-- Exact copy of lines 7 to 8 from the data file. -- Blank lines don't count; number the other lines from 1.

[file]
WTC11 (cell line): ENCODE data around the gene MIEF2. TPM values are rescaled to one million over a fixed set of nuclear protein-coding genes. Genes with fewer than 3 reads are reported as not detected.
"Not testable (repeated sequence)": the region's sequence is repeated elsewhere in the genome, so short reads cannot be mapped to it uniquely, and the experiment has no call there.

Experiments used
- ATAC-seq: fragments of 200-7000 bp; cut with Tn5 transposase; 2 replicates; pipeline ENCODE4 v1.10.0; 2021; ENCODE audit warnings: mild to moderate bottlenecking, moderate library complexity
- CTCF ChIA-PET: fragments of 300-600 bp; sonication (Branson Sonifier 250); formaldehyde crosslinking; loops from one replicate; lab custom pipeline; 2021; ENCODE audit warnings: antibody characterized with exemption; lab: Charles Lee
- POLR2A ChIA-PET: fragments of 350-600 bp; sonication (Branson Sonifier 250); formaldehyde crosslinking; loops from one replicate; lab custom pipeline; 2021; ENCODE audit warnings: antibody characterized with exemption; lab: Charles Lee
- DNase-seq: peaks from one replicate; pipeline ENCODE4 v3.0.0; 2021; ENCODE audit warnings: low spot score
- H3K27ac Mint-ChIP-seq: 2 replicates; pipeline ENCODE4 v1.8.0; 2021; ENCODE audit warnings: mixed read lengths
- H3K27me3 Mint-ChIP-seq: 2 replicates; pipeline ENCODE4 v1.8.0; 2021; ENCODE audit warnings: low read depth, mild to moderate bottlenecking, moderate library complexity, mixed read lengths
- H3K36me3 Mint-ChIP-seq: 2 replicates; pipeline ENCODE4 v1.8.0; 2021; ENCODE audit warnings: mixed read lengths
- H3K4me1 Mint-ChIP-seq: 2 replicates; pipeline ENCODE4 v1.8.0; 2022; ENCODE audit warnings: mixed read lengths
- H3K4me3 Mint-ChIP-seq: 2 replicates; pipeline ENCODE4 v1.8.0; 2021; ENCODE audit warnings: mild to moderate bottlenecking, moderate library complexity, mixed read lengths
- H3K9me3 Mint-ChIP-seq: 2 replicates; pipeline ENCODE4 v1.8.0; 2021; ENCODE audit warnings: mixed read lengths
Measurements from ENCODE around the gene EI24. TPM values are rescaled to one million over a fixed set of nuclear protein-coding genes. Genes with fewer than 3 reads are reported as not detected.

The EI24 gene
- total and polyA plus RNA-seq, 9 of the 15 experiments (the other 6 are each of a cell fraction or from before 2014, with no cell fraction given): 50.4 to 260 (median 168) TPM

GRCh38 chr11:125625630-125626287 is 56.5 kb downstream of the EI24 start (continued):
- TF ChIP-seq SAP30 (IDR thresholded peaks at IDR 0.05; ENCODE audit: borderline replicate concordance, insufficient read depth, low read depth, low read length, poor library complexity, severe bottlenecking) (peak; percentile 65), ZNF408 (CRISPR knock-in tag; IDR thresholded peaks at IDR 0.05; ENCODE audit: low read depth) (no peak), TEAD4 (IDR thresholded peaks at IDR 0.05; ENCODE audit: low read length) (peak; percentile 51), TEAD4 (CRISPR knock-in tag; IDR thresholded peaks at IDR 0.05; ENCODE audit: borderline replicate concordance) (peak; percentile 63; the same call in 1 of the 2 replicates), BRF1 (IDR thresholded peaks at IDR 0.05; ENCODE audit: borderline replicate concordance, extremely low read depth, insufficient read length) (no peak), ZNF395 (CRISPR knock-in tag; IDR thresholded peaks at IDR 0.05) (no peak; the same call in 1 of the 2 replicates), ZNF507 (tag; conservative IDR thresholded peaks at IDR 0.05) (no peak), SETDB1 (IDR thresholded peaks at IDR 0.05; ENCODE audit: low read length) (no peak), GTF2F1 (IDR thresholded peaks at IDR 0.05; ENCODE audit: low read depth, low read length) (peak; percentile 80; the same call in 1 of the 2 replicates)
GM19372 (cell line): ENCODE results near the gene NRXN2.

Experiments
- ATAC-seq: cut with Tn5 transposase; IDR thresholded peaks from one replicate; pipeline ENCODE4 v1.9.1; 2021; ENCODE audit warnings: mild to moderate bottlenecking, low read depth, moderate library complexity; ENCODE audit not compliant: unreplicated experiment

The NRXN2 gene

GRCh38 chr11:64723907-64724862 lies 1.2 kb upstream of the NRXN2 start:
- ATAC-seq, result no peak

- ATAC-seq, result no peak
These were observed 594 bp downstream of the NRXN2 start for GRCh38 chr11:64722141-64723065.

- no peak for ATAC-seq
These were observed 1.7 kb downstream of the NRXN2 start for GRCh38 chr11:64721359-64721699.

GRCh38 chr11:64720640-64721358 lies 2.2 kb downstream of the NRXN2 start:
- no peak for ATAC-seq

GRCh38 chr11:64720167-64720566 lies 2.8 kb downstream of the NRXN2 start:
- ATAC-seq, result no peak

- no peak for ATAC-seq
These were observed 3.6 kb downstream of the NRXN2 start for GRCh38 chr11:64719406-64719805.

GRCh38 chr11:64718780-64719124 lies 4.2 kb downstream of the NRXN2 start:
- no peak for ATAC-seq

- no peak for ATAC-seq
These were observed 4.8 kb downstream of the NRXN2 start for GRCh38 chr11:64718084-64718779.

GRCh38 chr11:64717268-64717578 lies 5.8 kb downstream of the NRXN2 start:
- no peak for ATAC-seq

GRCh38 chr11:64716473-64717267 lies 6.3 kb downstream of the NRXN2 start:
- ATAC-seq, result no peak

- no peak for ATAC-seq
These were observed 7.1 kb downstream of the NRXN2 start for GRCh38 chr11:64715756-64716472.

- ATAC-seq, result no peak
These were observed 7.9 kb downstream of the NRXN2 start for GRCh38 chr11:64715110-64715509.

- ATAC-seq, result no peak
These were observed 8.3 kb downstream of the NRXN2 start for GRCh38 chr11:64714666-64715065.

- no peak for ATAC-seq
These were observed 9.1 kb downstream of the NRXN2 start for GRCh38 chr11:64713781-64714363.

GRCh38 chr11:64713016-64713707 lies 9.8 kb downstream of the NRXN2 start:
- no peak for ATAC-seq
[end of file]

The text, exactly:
- DNase-seq: peaks from one replicate; pipeline ENCODE4 v3.0.0; 2021; ENCODE audit warnings: low spot score
- H3K27ac Mint-ChIP-seq: 2 replicates; pipeline ENCODE4 v1.8.0; 2021; ENCODE audit warnings: mixed read lengths